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Debating 'The Wow Factor'
City council has pressed the pause button on a controversial piece of public art described as having 'The Wow Factor.'
But to some councillors it may be a bad 'wow.' And if they decide to dump it they won't get the two art pieces they do like.
They're all part of the Vancouver Biennale's latest initiative for which the city has budgeted $90,000. Biennale officials told council Monday the three installations are a package deal. They also told council they have a track record that will prove them right in the end.
The fuss is over the vision of Brazilian artist José Resende. His concept is four transport containers angled skyward on the Timber Wharf at Westminster Pier Park.
Council likes Blue Trees by Konstantin Dimopolous, which would be on Columbia Street, and a Public Furniture/Urban Trees piece by Hugo Franco. While both will stay in New West for two years the Resende piece will remain as a legacy. Some councillors aren't sure if they even want it brought in let alone become a permanent part of Pier Park.
"It's all or none," Biennale founder Barrie Mowatt told council Monday of the three projects. "You have to buy in to what our vision is … You have to trust what we're doing is the best we can do to impact the city."
Biennale marketing director Miriam Blume noted A-maze-ing Laughter generated a lot of controversy when it was installed near English Bay in 2009. She called the 14 bronze-painted figures "Vancouver's Eiffel Tower" because it attracts visitors.
"It delivered on the wow factor and the economic factor," said Blume. "We have a reputation and a 10-year track record, so we don't want to blow it. What we're asking you to do is deliver something truly awe inspiring. Yeah, that takes some guts."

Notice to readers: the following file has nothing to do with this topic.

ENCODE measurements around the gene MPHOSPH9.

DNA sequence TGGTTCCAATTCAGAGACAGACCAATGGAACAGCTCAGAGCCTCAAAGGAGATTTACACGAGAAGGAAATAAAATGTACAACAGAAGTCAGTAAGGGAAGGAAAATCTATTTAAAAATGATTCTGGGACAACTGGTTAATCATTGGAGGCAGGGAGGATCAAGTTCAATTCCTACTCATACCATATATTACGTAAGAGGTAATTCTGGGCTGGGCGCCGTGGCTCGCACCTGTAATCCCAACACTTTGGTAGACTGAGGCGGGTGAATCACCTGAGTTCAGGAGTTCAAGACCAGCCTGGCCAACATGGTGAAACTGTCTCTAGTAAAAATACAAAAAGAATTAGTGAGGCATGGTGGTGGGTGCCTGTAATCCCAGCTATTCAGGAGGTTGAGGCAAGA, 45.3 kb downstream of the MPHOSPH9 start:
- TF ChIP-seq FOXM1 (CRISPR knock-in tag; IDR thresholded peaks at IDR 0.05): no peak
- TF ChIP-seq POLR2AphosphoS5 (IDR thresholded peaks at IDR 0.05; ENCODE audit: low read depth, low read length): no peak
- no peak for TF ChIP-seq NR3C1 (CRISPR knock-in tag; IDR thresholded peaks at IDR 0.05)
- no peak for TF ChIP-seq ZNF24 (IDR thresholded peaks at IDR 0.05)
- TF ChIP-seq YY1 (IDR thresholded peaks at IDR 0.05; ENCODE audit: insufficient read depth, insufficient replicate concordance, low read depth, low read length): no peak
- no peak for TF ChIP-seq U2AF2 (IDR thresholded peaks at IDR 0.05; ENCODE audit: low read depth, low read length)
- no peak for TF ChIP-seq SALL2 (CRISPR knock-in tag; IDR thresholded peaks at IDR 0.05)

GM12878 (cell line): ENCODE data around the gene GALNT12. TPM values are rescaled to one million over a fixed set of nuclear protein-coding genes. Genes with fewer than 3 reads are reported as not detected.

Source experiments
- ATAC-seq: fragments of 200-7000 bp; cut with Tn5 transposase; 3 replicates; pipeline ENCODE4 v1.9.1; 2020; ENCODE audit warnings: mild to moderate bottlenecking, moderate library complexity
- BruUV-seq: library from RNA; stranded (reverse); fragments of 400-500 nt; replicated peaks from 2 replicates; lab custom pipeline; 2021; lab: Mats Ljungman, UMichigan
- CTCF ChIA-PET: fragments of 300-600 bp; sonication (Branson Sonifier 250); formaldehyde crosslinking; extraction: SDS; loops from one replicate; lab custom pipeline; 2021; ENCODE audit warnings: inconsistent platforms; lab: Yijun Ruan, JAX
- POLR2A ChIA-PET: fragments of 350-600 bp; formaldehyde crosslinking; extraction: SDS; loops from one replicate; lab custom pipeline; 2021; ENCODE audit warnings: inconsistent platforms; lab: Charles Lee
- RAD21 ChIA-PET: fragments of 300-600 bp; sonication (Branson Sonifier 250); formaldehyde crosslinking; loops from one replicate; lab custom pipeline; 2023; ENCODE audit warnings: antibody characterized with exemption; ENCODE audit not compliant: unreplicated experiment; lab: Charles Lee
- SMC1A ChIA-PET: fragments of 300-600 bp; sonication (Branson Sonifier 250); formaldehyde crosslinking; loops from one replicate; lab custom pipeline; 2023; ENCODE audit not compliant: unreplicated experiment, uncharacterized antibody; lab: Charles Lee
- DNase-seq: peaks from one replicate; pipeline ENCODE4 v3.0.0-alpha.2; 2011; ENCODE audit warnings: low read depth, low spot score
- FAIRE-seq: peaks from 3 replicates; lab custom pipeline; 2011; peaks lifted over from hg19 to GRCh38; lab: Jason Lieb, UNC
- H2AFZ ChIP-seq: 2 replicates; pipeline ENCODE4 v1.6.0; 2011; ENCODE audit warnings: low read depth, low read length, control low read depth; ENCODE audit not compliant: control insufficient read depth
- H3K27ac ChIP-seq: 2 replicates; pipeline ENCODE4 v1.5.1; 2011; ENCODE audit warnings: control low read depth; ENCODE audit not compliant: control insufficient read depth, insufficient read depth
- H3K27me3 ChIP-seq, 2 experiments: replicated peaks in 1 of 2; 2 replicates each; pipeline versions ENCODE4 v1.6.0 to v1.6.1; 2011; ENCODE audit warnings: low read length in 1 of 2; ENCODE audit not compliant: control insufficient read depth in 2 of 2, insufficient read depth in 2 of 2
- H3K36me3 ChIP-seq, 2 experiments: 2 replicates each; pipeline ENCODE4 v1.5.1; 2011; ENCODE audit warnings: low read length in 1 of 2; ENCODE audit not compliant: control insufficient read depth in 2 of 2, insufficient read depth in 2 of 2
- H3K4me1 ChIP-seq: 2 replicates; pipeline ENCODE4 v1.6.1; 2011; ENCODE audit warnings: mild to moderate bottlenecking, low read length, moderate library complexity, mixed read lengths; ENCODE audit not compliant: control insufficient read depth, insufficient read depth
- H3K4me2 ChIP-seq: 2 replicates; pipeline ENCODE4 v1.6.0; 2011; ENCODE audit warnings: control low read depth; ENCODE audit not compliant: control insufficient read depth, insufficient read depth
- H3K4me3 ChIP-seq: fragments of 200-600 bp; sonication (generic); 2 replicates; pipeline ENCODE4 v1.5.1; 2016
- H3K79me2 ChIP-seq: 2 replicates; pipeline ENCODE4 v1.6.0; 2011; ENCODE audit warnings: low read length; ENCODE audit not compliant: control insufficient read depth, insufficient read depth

Mowatt said the city will be fortunate to have a work from such a strong Brazilian artist.
"Without a doubt … citizens will be saying wow, what foresight that's pretty spectacular," said Mowatt. "You're sort of catching the beginning of the wave."
Ammar Mahimwalla of Biennale said Resende went with the industrial art vision after looking at the site because "he sees the value in everyday reality. It's to inspire people to think about everyday reality."
That didn't go over well with Mayor Wayne Wright. He said New Westminster's everyday reality is there is "no positiveness whatsoever" in truck containers. They clog the city's streets and their emergence spelled the end of New Westminster as a port.
"I was hoping you'd be a little bit more understanding," said Wright.
The Resende piece is scheduled to be installed in the fall, about the same time the city will unveil its Wait For Me Daddy sculpture near Hyack Square.
"We've taken a huge risk, and anything that could tarnish, that could create a problem around that, I have a great deal of angst about," said Wright. "We have put a lot of our eggs in our basket with the Wait For Me Daddy Memorial … I'm concerned about what New Westminster citizens see what we're doing with their money."
The wow factor for Coun. Betty McIntosh was different to that of the Biennale officials.
"It almost looks like a train wreck, and that's fearful, and that's not something anyone wants to be here," said McIntosh.
Conversely, the more debate Coun. Jonathan Coté heard the more intrigued he was.
"When art creates discussion it may be a good sign that people are noticing," Coté said the Biennale officials. "Sometimes I think communities need to take a chance and let groups like yourself push a border with public art."
Coun. Jaimie McEvoy and Coun. Lorrie Williams, chair of the Wait For Me Daddy memorial task force, said they wanted to talk to city residents before making a decision.
"It just hasn't grabbed me, and I'm wondering the reaction of our citizens it would make. It's a big commitment," said Williams.
With Coun. Chuck Puchmayr away on council business, a final decision was put off until its next meeting on Monday.